National Geographic : 1961 Sep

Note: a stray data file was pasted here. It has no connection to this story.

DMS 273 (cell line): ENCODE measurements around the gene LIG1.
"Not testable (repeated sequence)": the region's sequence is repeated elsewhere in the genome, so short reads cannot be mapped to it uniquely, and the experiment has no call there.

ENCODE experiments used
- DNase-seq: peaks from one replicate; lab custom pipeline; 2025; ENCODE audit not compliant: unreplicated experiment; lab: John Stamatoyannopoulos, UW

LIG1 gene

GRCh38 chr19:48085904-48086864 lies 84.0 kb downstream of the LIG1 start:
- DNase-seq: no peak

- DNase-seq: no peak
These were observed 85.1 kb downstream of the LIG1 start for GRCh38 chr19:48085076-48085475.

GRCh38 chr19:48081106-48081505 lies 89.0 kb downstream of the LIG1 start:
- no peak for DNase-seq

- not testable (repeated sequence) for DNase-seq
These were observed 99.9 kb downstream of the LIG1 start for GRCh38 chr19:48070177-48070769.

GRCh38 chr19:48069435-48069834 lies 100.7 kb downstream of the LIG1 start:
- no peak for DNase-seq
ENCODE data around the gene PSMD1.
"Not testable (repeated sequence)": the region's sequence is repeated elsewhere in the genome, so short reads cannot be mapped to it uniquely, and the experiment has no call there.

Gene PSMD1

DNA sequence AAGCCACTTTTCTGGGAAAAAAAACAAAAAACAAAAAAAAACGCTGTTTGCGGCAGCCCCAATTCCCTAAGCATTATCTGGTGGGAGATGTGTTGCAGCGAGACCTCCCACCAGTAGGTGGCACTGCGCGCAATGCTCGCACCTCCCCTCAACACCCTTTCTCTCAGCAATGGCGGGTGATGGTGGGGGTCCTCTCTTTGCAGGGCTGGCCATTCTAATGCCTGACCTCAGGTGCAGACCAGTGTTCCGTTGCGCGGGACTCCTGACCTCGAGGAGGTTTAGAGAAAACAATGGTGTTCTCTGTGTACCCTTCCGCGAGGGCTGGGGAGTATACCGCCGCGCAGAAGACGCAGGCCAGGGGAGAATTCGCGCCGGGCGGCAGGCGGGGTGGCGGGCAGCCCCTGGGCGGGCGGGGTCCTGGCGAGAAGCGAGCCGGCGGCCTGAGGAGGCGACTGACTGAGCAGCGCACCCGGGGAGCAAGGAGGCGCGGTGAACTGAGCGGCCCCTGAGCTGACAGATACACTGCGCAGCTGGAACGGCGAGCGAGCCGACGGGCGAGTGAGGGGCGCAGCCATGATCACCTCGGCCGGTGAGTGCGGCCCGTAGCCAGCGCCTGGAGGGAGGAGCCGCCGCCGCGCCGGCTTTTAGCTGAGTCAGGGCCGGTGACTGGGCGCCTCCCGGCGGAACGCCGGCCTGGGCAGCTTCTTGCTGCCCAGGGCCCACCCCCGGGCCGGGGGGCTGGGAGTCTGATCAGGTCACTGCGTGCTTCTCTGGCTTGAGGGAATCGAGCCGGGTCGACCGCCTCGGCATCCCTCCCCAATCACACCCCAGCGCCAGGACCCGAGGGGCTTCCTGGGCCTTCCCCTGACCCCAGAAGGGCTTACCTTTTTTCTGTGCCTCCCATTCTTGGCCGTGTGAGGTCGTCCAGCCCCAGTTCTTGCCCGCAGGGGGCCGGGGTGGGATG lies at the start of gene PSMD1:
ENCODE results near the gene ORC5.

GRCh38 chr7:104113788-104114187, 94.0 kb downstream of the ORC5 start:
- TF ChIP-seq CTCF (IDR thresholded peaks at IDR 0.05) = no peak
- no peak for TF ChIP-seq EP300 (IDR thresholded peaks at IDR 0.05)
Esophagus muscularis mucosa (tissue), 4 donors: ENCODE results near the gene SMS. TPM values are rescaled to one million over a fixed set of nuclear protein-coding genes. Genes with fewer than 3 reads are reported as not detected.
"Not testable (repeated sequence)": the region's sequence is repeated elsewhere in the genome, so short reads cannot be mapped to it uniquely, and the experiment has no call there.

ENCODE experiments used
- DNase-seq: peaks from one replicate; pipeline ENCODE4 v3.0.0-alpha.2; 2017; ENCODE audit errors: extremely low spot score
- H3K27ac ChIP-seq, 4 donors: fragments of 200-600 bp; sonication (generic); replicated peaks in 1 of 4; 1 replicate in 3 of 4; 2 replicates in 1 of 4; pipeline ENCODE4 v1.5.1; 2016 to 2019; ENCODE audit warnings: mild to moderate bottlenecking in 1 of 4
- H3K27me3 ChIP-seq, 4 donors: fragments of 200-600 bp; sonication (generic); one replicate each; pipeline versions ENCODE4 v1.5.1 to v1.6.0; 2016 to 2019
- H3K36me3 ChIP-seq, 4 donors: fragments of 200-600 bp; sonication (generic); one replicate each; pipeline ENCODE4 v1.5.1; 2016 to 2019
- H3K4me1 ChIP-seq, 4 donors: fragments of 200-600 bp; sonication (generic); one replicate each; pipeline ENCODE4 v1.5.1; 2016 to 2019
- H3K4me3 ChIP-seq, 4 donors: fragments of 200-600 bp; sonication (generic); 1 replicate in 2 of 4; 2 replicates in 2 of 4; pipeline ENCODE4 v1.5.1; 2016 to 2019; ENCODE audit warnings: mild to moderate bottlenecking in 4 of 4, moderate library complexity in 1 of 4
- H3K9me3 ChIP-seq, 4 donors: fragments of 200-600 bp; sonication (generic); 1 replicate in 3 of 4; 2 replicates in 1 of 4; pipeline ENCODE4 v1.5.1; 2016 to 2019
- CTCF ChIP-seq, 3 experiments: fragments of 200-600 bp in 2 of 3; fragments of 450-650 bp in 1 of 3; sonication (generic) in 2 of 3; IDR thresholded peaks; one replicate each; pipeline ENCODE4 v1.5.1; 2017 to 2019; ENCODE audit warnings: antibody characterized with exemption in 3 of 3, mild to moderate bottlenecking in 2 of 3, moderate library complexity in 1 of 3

Water sprites frolic in the shallows off Luanda Isla a palm-fringed pencil of land paralleling the port c In these seas women divers once sought the zimbi shell which for centuries served as currency in Ang it passes a shoreline village. Here men fish from dugouts as did their ancestors who stared in wonder at armor-clad Portuguese explorers wading ashore from their 16th-cen tury caravels. In open-air restaurants facing the sea, I sampled lobster, crab, and octopus fried in olive oil. But my favorite was a humble dish called caldeirada a Portuguesa-a pungent stew of fish, potatoes, tomatoes, onions, pep pers, olive oil, parsley, and spices. Through the kindness of Dr. Prattas, I met Dr. Pinto da Cruz, also of the Veterinary Service, who was leaving on a land-survey trip into central Angola. He invited me to go along. "You'll see our Duque de Braganca Falls," 372 he said, "and the giant sable antelope on the Luando Game Reserve." At daybreak we headed eastward in a Land-Rover via Catete and Cassoalala to Malange, old names in Angola's history. Once they were stations along a Via Dolorosa of the slave traffic. Angola has been called the Black Mother of Slavery; during nearly three centuries, millions of natives were driven to the coast in wretched caravans. At the ocean's edge, they were baptized by the boatload and shipped to the New World. We stopped at weathered old Massan gano, where we ate lunch while sitting on rusty cannon of the ruined fortress. In a 17th-century church, also used as a school, Angolan children chanted the alphabet (opposite). The place reminded me of Portuguese Goa, in India. We drove through thick jungles of palms and vines, and passed sisal, cot ton, and oil palm plantations. The road climbed through foothills covered with forests and wild coffee, to open plateau. "Much land is still free in Angola," Dr. da Cruz explained, "but we inspect set tlers' claims to make certain the land is suited for its intended use." Checking on the unsurveyed lands north of Malange, Dr. da Cruz inter viewed local chiefs, collected herbs and grasses, and took many blood samples from cattle herds. Camera Captures Elusive Sable . nd, :itv. "Generally speaking," he told me, "the o,a highlands will be reserved for farming, ola. the lowlands for grazing and forestry. This is staircase country; it rises in broad steps from the hot coast to cool plateaus." Staircases, indeed, I thought, when we reached the Duque de Braganca Falls and saw the Lu cala River crash deafeningly down a 344-foot cliff (page 358). A double rainbow arched in the spray; the lush foliage of the rain forest glistened like wet paint. In Malange we sought out Senhor Tobias de Sousa Chato, the supervisor of the Luando Re serve; he was to guide us into this vast game sanctuary, larger than the State of Delaware. A leather-faced, scarred veteran of tribal wars in southern Angola early in this century, Sen hor de Sousa Chato is now fighting his most im portant battle - to save the giant sable antelope (pages 374-5). Only an estimated 500 to 700 of these graceful animals, most magnificent of all the antelopes, still exist.